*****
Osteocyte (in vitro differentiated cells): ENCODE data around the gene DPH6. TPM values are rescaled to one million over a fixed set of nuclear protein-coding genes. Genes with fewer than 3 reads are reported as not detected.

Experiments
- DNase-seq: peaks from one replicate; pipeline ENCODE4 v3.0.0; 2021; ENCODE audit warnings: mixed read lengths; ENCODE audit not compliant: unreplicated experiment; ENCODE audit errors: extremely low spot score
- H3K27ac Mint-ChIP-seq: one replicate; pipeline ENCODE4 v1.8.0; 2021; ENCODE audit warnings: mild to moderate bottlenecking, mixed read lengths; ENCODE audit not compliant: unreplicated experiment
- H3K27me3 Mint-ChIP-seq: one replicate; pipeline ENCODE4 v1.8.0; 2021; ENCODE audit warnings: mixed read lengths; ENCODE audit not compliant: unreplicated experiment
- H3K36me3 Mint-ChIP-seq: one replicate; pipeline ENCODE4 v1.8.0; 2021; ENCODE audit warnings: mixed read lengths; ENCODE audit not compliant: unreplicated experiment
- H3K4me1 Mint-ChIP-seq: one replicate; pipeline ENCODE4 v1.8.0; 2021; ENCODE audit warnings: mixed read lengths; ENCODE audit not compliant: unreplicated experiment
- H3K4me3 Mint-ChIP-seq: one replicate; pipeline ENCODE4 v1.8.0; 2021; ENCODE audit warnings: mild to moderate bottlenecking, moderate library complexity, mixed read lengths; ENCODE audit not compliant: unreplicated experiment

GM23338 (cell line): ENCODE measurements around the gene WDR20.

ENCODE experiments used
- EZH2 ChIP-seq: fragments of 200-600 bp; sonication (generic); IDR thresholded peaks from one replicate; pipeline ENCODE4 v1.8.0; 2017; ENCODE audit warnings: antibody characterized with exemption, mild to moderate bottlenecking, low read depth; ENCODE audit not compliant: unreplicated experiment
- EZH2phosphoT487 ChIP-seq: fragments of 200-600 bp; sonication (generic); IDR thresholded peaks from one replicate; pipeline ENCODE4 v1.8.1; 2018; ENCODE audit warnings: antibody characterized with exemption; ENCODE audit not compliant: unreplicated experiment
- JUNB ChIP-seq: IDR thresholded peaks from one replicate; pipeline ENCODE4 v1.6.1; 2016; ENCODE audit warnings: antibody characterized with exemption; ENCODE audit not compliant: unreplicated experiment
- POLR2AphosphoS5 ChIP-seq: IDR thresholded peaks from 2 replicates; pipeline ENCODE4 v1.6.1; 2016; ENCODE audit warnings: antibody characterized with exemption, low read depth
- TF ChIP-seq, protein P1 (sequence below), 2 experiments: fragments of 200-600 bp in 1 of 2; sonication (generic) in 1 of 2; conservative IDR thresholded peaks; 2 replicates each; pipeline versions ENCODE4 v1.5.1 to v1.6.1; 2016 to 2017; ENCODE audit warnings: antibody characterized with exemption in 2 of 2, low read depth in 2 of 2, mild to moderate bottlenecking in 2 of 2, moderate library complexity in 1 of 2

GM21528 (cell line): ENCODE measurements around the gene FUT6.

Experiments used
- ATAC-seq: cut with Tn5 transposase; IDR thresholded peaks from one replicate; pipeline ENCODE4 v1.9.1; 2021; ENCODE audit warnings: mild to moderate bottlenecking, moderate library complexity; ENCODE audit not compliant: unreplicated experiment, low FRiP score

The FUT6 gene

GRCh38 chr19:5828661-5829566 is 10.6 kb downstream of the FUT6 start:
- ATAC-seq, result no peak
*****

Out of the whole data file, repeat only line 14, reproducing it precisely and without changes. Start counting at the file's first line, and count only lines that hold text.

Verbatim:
- POLR2AphosphoS5 ChIP-seq: IDR thresholded peaks from 2 replicates; pipeline ENCODE4 v1.6.1; 2016; ENCODE audit warnings: antibody characterized with exemption, low read depth